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Owner of Bed-Stuy cafe departs on ‘vacation’ before eviction, leaving staff unpaid: workers

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Cafe Tucum was evicted from its Patchen Avenue location in October.
Photo by Anna Bradley-Smith

The owner of Bed-Stuy’s former Cafe Tucum left the country for a Brazilian holiday a few weeks before the cafe was evicted from its Patchen Avenue building and did not paid his staff for more than a month, former employees allege.

The former employees, who asked not to be named, said the owner of the once-popular Brazilian hangout, Sid Castello-Branco, who also goes by Sid Matos, stopped responding to their messages and left them to run the cafe without any idea of when they would get paid.

“After about a week of him being gone and not responding to any of our messages, we started to get a bad feeling, but many friends of his assured us that he was a good person,” the employees told Brownstoner via email. “A week later, we all decided to stop keeping the cafe open with no communication or indication of how we would be paid.”

Just days after the employees stopped opening the cafe, an eviction notice went up on the front door of the building. According to court filings, Castello-Branco was evicted in October owing the building owner Macon LLC more than $75,000 in rent. The documents said Castello-Branco had not paid the full monthly rent since signing a lease in 2019. The monthly rent for 2022 was $4,299, according to the lease.

The marshal’s notice and a for-rent sign are posted on the front door.Photo by Anna Bradley-Smith

The employees said they learned about the situation through a Brownstoner article on the cafe’s eviction. “We knew we’d been played, we felt betrayed, hurt, and mad. Not only were we not going to get paid, we never were. We had been lied to by Sid, and his friends led us to believe he was honest. And now the same friends are nowhere around to help us,” they said.

The former employees, who said many of them had only recently been hired and had never been paid by Castello-Branco, organized and filed complaints with the Department of Labor about four weeks ago, but have not yet heard back.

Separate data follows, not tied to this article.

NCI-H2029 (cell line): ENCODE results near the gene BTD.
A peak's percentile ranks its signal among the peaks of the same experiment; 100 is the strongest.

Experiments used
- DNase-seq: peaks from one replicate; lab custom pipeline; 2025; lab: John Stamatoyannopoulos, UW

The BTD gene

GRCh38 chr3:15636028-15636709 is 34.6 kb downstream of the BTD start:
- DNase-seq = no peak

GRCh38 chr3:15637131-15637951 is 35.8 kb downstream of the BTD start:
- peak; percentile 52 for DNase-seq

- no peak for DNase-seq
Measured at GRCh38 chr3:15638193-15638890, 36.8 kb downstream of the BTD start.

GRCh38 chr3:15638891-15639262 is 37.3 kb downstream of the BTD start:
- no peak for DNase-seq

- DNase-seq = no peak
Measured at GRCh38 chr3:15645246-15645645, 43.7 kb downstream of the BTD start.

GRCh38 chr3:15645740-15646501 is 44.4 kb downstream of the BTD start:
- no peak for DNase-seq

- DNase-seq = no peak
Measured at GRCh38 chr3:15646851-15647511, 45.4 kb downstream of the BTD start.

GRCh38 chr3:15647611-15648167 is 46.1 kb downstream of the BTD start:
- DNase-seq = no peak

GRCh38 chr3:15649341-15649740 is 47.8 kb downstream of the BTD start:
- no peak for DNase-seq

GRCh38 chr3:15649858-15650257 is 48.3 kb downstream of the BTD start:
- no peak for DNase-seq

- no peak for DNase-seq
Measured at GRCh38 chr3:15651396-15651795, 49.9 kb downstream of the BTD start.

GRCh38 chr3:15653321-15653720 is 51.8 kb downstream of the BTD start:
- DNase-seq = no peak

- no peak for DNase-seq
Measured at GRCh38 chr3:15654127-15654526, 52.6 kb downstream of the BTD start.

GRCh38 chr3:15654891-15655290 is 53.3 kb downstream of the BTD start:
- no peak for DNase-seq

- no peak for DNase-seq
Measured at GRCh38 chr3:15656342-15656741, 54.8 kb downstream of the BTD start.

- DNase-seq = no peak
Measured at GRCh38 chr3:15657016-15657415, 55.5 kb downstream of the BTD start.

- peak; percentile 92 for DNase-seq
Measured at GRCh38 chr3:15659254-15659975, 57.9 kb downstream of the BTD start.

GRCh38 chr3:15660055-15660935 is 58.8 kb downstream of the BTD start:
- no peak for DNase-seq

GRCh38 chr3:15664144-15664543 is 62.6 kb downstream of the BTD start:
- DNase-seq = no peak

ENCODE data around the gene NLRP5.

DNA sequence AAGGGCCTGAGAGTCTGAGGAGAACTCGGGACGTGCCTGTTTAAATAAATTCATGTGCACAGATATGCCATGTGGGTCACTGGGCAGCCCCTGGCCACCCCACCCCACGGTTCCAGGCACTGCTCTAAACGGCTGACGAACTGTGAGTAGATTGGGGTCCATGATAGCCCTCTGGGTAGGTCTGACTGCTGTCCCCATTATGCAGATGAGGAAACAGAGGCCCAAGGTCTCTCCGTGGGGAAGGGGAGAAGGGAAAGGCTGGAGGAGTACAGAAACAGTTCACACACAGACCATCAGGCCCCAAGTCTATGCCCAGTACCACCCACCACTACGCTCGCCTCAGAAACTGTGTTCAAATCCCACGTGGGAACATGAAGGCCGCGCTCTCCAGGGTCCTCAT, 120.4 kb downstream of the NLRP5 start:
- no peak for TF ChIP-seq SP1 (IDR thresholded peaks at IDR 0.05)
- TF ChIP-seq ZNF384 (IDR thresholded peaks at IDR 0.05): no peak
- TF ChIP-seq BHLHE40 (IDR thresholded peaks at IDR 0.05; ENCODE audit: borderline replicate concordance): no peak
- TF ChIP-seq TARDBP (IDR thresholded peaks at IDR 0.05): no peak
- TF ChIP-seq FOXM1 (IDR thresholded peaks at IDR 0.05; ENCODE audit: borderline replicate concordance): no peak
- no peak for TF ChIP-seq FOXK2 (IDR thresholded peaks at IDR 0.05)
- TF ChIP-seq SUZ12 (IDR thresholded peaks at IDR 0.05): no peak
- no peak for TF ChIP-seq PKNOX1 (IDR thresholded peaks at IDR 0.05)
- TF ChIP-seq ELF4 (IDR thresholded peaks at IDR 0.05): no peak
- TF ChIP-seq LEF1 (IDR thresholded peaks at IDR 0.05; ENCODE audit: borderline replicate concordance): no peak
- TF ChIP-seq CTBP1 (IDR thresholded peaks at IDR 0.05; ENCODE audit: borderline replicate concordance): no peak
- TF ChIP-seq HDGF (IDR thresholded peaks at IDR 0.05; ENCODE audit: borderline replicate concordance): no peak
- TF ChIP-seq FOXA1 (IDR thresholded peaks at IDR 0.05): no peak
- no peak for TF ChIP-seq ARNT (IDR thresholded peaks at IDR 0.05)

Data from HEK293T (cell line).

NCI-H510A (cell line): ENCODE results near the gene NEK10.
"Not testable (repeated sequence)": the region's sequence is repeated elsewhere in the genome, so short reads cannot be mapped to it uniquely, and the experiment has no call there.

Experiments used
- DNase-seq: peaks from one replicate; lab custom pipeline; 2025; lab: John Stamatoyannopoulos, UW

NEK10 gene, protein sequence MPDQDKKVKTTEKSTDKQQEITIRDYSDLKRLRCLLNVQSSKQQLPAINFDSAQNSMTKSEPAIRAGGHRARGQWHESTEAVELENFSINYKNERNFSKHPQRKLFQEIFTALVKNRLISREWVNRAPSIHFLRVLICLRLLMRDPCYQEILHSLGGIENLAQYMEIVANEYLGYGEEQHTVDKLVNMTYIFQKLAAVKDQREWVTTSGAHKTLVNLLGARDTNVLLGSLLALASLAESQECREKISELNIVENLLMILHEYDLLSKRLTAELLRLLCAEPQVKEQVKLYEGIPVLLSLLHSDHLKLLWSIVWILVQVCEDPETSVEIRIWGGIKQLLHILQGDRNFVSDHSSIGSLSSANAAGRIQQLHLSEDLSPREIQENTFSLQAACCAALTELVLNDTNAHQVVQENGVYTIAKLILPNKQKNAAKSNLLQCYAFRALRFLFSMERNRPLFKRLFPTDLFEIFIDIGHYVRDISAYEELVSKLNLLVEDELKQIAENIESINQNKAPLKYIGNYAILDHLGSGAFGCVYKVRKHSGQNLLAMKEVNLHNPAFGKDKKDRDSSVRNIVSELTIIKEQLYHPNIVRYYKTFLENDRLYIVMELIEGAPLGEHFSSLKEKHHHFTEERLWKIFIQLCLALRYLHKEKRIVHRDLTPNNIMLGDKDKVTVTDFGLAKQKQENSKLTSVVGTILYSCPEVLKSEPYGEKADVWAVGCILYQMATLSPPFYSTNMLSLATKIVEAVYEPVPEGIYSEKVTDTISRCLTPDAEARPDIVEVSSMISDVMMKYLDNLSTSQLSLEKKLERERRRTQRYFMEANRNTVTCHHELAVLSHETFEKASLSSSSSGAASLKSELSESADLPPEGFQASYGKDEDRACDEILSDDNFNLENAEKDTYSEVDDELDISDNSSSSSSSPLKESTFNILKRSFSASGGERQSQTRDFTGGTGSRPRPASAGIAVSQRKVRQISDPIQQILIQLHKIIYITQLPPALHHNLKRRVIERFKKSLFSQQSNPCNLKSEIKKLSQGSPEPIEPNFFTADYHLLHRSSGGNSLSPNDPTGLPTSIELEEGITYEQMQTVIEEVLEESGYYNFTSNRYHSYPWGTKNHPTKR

They also took over the cafe’s Instagram page, where they posted an account of what had happened and appealed to the community to help them raise funds to cover their lost wages.

 
 
 
 
 
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A post shared by TUCUM 🇧🇷 (@tucum_nyc)

The group said they have not yet heard from Castello-Branco, but sent Brooklyn Paper’s sister publication Brownstoner a screenshot of a story Castello-Branco posted on his personal and private Instagram account, that they said was “juxtaposed between selfie videos on a beach in Hawaii,” that read:

“Nobody has right to take my history of labor and blackmail my business and personal life without my permission. What I have been accused of is exactly what they are doing to me. Use the trust I have to invalidate my dedication and purity love it’s not serving the community. I myself, Sid Matos I’m a real community. No one who has spend less than several months working in My Tucum has not the right to put down years of dedication and labor. If you know me please deunce those hackers who had stolen Tucum_NYC instagram page.”

Reached by text Dec. 1, Castello-Branco told Brownstoner the business was challenged by the Covid pandemic, and said someone he did not personally hire has embezzled funds and falsely accused Castello-Branco of owing back wages.

While the former employees said “abruptly losing your job and having to sue someone to pay you the money they owe you doesn’t feel good,” they have found solace in the bond they created going through the experience together. “The way all the employees have come together to stand up for each other is really heartwarming and encouraging.”

This story first appeared on Brownstoner.

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